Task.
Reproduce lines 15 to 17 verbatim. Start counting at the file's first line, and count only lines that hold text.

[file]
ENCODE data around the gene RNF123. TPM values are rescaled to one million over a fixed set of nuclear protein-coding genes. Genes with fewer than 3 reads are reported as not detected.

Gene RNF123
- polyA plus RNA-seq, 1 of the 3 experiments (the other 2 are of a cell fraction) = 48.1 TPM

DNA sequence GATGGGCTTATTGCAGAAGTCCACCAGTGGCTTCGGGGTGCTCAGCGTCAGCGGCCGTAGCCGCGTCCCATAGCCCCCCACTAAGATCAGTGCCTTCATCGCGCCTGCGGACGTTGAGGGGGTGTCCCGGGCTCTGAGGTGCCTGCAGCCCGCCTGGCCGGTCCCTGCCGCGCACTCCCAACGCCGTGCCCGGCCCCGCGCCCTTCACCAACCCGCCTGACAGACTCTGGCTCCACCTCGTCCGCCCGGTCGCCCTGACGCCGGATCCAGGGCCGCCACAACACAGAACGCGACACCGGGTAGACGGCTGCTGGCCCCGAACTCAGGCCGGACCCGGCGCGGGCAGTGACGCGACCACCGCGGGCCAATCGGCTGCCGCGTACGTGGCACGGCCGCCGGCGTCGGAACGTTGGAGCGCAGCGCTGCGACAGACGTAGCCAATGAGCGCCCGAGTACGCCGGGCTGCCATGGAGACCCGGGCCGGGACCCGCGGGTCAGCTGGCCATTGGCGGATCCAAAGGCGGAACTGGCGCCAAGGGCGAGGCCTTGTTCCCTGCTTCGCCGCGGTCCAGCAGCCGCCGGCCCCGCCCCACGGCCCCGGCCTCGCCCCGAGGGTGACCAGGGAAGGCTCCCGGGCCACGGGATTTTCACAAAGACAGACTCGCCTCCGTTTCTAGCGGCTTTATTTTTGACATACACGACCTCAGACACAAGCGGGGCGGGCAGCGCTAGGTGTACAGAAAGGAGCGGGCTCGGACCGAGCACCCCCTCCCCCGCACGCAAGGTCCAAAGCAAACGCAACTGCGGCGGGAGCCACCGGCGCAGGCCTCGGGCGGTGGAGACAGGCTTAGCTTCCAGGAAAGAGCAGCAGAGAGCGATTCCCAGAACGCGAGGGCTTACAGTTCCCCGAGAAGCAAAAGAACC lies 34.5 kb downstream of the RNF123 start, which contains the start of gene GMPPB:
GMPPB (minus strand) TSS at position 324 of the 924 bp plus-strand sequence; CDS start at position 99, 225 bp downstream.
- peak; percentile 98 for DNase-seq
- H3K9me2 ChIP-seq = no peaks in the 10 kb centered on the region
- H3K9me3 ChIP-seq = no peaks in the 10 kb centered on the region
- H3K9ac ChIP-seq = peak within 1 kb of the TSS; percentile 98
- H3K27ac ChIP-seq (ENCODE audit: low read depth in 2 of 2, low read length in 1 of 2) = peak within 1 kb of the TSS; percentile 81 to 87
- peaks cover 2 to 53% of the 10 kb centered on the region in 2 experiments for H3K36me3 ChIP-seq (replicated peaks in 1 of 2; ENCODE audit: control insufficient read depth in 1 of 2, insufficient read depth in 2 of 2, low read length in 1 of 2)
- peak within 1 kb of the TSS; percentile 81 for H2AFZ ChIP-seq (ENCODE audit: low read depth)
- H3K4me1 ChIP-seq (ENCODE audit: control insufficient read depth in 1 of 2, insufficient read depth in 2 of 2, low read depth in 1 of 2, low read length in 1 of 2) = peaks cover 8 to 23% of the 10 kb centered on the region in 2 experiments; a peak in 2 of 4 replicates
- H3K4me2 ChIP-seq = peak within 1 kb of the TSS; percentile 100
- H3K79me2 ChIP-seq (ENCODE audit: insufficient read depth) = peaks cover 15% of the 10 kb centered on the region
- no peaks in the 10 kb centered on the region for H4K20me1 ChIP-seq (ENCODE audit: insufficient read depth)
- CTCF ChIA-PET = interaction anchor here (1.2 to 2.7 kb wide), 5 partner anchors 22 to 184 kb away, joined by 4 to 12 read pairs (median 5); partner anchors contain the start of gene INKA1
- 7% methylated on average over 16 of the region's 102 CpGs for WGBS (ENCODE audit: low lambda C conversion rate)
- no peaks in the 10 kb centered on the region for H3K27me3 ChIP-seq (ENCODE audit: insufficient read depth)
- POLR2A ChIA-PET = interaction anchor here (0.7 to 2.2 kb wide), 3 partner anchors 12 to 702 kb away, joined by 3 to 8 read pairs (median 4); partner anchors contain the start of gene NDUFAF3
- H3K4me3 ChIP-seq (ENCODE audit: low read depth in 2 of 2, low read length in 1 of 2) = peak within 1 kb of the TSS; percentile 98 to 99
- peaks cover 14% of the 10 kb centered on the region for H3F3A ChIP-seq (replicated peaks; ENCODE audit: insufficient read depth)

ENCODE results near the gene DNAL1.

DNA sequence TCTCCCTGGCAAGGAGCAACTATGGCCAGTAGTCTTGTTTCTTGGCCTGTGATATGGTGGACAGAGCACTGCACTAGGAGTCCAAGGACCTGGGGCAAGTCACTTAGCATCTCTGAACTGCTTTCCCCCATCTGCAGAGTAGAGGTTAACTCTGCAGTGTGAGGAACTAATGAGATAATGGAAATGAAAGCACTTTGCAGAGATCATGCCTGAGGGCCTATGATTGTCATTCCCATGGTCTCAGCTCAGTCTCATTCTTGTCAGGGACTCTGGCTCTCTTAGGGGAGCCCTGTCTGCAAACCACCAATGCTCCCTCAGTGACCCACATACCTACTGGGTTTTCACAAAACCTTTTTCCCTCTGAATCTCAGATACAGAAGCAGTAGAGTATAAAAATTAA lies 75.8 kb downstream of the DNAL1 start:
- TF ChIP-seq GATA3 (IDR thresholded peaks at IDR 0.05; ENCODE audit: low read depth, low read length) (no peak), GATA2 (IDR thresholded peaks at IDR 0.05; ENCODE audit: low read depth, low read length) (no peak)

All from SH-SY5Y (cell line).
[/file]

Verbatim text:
- H3K79me2 ChIP-seq (ENCODE audit: insufficient read depth) = peaks cover 15% of the 10 kb centered on the region
- no peaks in the 10 kb centered on the region for H4K20me1 ChIP-seq (ENCODE audit: insufficient read depth)
- CTCF ChIA-PET = interaction anchor here (1.2 to 2.7 kb wide), 5 partner anchors 22 to 184 kb away, joined by 4 to 12 read pairs (median 5); partner anchors contain the start of gene INKA1